The Lack of Transparency in Projects Raising Funds through ICOs
Originally published on: The Lack of Transparency in Projects Raising Funds through ICOs
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March 27, 2018
Due to the 2017 crypto boom, an even greater spotlight was shined on cryptocurrency with new investors flooding the market. Many startups also raised millions of dollars during and after their ICO campaigns. In general, digital assets and virtual currencies all experienced a bang due to the surge in the price of bitcoin in particular at the end of the year. But with the astronomical growth, it is alleged that most of these projects are not very transparent in their dealings.
According to ICO Rating, most of these coin offerings operate in a hazy manner and do not carry investors along. They have even gone ahead and deleted their white papers and taken their roadmaps offline entirely.
While investors empty their digital pockets to aid these up-and-coming firms, these projects, in turn, do not inform investors or the public on how funds raised and money got is spent.
In 2017, news broke out about the confido ICO scam that raised nearly $375,000 through Initial Coin Offerings and were nowhere to be found shortly after.
The cryptocurrency startup positioned themselves as a company developing “smart contracts” to act as an escrow between a buyer and seller during transactions. The ICO took place in November 2017 through a platform called TokenLot, which expedited the fundraising.
However, things went downhill when news broke out that the company had disappeared with the funds raised.
The company, who promised to bring new decentralized trustless payment solutions for online shopping, suddenly deleted their social media handles on Twitter and Facebook, as well as the company’s website.
ICO Rating Reports
Analysis carried out by ICO Rating, an agency that provides analysis of potential ICO investments for investors, investigated the top 50 successful ICOs and surprisingly discovered that many projects were not transparent with their reports on how investors’ money was being spent.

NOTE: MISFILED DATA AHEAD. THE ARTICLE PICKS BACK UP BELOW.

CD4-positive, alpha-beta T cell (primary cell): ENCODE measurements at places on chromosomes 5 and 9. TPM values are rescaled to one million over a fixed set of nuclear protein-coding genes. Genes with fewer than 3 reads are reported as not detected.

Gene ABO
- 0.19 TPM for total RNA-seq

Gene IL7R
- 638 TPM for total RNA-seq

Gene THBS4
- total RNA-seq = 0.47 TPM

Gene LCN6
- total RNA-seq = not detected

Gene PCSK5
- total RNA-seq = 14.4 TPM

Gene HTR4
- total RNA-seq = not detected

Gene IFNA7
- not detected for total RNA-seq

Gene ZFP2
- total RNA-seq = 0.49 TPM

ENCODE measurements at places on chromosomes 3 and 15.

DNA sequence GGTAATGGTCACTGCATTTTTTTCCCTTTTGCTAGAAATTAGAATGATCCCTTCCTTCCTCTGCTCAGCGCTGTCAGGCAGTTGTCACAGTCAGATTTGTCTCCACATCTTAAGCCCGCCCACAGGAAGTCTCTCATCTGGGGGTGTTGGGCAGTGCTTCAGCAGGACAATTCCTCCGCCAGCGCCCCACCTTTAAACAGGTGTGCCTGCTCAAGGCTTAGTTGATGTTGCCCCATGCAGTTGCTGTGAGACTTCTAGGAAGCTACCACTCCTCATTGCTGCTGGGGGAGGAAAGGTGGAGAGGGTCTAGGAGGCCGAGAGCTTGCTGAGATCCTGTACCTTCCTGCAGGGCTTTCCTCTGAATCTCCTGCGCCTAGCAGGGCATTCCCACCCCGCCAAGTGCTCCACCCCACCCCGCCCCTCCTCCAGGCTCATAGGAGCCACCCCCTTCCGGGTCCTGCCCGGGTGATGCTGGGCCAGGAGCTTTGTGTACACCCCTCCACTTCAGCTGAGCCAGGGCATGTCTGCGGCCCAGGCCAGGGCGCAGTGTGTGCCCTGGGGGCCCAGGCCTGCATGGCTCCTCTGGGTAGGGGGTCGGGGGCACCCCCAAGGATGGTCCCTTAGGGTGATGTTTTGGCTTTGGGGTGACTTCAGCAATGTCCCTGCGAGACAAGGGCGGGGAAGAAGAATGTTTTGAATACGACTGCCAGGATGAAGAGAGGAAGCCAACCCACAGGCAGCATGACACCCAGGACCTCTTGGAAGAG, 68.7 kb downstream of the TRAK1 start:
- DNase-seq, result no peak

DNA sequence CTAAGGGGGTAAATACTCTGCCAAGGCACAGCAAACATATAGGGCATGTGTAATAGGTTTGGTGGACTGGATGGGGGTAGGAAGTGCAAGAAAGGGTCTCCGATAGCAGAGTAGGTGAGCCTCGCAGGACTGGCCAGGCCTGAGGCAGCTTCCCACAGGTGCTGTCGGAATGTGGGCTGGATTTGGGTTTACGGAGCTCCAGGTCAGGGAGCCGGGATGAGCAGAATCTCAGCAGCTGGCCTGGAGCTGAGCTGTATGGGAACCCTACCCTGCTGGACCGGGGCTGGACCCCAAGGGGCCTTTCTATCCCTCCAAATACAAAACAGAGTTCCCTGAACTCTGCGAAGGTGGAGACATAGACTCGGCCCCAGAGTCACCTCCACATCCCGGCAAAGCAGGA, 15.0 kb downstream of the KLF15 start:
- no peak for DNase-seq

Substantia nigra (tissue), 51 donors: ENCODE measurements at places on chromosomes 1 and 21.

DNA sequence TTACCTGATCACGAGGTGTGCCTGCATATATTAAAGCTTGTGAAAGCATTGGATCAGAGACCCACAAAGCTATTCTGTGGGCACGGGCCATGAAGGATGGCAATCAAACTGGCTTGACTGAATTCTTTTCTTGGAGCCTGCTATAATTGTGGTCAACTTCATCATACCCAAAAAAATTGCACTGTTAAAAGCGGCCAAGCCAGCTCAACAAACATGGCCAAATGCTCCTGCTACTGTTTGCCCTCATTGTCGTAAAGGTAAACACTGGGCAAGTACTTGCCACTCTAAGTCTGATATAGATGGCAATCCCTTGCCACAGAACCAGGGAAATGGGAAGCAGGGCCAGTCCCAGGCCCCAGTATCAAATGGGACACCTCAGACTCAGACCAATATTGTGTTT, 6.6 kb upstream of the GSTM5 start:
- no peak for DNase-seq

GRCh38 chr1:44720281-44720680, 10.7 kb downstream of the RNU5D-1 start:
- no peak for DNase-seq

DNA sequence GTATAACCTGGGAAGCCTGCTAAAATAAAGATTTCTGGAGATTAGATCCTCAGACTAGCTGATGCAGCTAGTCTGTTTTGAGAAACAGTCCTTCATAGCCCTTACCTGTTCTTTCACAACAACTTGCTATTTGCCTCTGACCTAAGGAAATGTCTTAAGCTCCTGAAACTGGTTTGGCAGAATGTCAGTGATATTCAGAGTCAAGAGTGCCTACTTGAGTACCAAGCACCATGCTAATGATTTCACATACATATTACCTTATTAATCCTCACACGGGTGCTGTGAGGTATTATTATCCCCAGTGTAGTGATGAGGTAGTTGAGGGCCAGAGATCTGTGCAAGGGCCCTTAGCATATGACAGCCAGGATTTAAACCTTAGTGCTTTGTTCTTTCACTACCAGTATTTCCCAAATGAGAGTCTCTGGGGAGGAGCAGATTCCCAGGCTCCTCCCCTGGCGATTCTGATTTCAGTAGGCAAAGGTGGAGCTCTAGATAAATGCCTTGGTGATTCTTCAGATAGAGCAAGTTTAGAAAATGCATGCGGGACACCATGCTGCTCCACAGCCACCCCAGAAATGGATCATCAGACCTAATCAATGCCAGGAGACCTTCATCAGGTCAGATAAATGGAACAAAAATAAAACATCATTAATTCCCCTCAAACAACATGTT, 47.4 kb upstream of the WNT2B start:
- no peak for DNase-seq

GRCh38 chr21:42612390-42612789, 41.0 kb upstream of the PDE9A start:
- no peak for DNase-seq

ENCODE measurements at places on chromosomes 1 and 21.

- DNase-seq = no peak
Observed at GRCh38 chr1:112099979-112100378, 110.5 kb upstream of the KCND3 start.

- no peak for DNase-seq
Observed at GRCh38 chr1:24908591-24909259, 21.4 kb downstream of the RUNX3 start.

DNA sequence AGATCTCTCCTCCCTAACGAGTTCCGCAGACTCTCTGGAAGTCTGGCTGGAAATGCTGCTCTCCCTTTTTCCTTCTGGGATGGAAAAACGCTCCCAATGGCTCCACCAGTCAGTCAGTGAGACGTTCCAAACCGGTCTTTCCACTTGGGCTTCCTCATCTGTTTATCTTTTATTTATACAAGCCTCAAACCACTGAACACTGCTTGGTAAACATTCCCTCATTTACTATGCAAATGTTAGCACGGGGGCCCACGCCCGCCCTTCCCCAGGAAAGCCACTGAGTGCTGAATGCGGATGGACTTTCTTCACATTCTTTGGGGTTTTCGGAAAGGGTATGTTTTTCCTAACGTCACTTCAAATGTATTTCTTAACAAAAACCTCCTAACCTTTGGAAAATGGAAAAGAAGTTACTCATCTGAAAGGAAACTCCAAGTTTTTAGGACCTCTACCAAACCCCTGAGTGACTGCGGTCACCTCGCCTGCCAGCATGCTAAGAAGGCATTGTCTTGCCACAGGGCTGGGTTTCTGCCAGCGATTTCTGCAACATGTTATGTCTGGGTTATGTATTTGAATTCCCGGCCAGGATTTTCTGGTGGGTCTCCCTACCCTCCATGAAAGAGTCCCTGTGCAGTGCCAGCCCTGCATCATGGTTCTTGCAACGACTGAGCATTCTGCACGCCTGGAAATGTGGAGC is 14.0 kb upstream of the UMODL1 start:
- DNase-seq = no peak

Further research explained that the top 50 ICOs from the first half of 2017 raised a total of $887 million, with the biggest one, Bancor, gathering $153 million.
These cryptocurrency projects, however, have not come out in the open to state their expenditure from funds raised, thereby putting investors and the public in the dark.
It was also noted, surprisingly, that crypto projects with no products (vaporware) tend to give investors better returns. Most times, token growth is manipulated or grown with faith in the project, rather than product development.
The Absence of Best Practices in the Crypto Space
According to ICO Rating CMO, John Slyusarev, the major problem post-campaign is the lack of honesty. With the reports given, this attitude poses a problem for the market in general, and steps are taken to bring a change.
Slyusarev also said that most white papers contain deadlines which are unrealistic, to attract investors, without focusing or considering the long-term success. Many ICOs have made many extravagant promises which they have been unable to fulfill; some of the projects are not even in existence as claimed by most cryptocurrency startups.
The CMO also advised investors to pay attention to the cryptocurrencies they have invested in and be able to detect a shady move when they see one. It is abnormal for crypto projects, for instance, to pull down their white paper without informing them and they should query a plan that cannot demonstrate an alpha version of their products.
Lastly, he urged crypto startups to be open and transparent and not fail to update their investors on the latest happenings. Honesty is always the best policy, especially when tokens are traded on exchanges.